Trey Burke was close to leaving Michigan, returned to compete for a national title
Melanie Maxwell I AnnArbor.com
Trey Burke came close to ending his Michigan basketball career.
But the freshman point guard sensation never put both feet out the door, and now, his goal is clear.
He intends to fight for a national championship.
“I just felt like I could develop more, and me coming back to this team next year, we have a great shot to compete for another Big Ten championship and to compete for a national championship,” Burke said hours after announcing his intention to return to Michigan for his sophomore season. “I feel like we have unfinished business.”
Burke met with reporters Monday afternoon at the William Davidson Player Development Center to discuss his decision not to enter the NBA draft.
Flanked by Wolverines' coach John Beilein, and joined by teammates Tim Hardaway Jr., Jordan Morgan, Jon Horford, Matt Vogrich and Josh Bartelstein, the record-setting point guard put Michigan fans’ minds a bit more at ease about next season.
He almost left. But in the end, he’s coming back.
“There was a point where I was considering leaving, (but) I was never really two feet all the way in,” Burke said. “Sometimes I was (leaning) toward leaving, sometimes I was (leaning) toward coming back. But after talking with the coaches and my family, the final decision I made was to come back.
“I think that was the best decision for me. It was more of a risk for me to leave and declare for the NBA draft.”
Burke sought the advice of the NBA’s undergraduate advisory counsel with regard to his potential draft status if he were to declare. He declined to discuss the report the draft board gave him.
During the process, Burke stayed in close touch with Beilein and his staff, while also seeking advice from his parents, former Michigan point guard Darius Morris and his old Columbus (Ohio) Northland High School coach and teammate, Satch and Jared Sullinger.
He said he ultimately made his decision to return last Wednesday (April 4) after speaking with his mother and father and weighing both sides of the decision.
Had he opted to leave, it would’ve marked the third consecutive season Michigan suffered the loss of an underclassman to the NBA draft.
That's something Beilein says isn’t always the worst thing in the world.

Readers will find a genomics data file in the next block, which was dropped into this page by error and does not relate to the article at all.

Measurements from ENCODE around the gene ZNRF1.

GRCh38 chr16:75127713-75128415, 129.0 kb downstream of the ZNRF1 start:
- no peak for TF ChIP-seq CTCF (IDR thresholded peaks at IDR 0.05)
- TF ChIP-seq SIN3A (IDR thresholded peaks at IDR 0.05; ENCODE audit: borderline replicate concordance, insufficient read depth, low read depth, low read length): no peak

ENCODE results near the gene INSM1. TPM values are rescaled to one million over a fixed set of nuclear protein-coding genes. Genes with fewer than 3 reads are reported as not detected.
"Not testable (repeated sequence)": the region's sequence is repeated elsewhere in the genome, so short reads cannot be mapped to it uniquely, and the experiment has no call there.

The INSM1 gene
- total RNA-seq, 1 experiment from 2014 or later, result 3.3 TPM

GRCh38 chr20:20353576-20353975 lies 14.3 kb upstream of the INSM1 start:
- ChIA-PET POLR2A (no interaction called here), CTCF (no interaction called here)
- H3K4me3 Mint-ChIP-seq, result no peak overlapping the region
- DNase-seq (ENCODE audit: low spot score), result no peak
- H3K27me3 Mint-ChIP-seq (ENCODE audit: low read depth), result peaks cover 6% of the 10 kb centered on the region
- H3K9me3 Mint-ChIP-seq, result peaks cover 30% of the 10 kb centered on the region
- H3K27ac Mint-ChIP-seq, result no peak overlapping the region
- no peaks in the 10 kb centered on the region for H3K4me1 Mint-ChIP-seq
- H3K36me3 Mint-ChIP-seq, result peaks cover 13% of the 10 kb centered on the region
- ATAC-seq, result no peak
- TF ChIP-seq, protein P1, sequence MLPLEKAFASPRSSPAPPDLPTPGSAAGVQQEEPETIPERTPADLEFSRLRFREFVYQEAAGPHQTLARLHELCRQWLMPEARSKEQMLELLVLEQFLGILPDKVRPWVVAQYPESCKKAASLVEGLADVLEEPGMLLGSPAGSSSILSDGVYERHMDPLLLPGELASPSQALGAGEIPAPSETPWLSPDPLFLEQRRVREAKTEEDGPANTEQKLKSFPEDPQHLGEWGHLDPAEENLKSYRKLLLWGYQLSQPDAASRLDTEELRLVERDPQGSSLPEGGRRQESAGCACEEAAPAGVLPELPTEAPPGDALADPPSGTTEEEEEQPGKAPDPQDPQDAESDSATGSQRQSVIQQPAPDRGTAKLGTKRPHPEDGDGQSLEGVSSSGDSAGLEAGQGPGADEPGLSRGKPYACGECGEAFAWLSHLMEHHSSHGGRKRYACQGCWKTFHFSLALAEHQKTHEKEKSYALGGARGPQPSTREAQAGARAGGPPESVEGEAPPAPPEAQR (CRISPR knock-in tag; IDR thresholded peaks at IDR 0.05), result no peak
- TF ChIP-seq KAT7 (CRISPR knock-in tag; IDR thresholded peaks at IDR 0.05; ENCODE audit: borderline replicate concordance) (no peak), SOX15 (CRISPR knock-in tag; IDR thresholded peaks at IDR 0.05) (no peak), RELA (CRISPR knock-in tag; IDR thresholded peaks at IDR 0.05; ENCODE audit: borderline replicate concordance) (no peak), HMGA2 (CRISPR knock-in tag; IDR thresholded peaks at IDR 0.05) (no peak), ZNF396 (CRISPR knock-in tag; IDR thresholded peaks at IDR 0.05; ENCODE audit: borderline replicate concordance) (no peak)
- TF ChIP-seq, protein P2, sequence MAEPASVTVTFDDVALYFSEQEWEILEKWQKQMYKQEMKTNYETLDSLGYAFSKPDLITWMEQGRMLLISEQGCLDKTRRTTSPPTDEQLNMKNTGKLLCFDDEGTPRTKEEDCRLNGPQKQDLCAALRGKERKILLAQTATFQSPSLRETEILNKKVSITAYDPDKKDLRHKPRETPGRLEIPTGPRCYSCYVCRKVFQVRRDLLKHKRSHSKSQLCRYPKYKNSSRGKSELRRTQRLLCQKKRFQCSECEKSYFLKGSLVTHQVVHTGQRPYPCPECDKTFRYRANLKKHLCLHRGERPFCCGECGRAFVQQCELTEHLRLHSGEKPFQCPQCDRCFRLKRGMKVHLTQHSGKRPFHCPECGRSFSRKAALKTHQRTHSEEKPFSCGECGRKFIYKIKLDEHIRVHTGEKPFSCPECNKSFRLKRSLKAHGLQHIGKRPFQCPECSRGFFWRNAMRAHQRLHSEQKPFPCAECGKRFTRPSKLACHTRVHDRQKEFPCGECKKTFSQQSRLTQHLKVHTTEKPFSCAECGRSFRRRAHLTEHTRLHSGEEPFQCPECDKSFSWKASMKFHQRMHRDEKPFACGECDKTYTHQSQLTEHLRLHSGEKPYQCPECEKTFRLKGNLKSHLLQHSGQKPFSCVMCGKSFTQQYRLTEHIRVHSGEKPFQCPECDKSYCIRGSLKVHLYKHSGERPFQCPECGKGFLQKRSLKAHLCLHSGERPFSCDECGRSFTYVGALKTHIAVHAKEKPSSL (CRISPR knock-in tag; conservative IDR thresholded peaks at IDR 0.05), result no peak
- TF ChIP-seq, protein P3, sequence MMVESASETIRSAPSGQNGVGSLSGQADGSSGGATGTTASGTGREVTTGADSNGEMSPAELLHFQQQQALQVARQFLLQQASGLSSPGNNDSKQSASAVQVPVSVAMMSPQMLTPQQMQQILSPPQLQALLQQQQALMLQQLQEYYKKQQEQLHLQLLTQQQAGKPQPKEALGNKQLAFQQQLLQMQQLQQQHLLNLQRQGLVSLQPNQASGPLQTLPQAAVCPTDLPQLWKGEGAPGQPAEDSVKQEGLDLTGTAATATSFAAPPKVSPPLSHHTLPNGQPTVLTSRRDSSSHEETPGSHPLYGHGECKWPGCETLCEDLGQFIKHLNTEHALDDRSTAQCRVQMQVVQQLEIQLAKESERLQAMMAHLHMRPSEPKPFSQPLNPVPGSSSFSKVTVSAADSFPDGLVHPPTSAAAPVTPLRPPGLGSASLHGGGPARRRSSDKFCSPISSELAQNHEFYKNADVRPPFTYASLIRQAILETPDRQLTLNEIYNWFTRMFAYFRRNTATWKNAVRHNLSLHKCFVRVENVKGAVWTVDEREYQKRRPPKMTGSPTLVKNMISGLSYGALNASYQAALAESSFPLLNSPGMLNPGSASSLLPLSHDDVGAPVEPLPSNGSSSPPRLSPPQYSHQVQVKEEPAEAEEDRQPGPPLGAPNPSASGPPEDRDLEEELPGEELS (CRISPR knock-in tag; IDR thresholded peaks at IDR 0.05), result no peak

“It’s a good problem to have. We have some young men that really have the potential to play in the NBA,” Beilein said. “We want them to look at this and take their time the right way, we don’t want them to ever have any regret. You don’t talk them into it, you don’t talk them out of it. You just give them information.
“The whole time, we went back and forth, he went up and down and up and down. But I had no opinion, I just kept working.”
Burke’s decision to return exponentially bolsters Michigan’s prospects for next season, and its overall expectations.
Within minutes of his announcement Monday, various news outlets dubbed the Wolverines a Final Four contender for next year, as Burke will join returning starters Hardaway and Morgan, along with a highly-rated signing class of Mitch McGary, Nik Stauskas and Glenn Robinson III.
Despite the nearly three-week period of uncertainty, Burke’s teammates say there are no bad feelings. They wanted what’s best for Burke, and they’re glad he’s back.
“We’re behind Trey 110 percent, whatever decision he makes,” said Hardaway, who told reporters he never even considered leaving after the season. “We’re happy he’s back in the family.
“He never really left us.”
Burke said the process did bring on some unwanted stress, though he did his best to stay positive. He also said he did his best to avoid social media during the situation, since his decision was highly-discussed on Twitter by fans and even Michigan State athletic director Mark Hollis.
As far as the long-term future goes, Burke made no promises. He repeatedly said he intends on playing at Michigan for his “sophomore season,” and is only focused on that.
The Wolverines received a commitment from 2012 Northfield Mount Hermon point guard Spike Albrecht last Friday, and already have a verbal from highly-rated point guard Derrick Walton for the class of 2013.
For now, Burke remains in control of the Wolverine offense for at least one more season.
And his coaches and teammates couldn’t be happier.
"Time will say if it was a good decision for him," Beilein said. "(But I know) it’s a great decision for Michigan basketball."
Want to stay connected to Wolverine basketball in your Facebook newsfeed? “Like” AnnArbor.com's Michigan Basketball News & Views.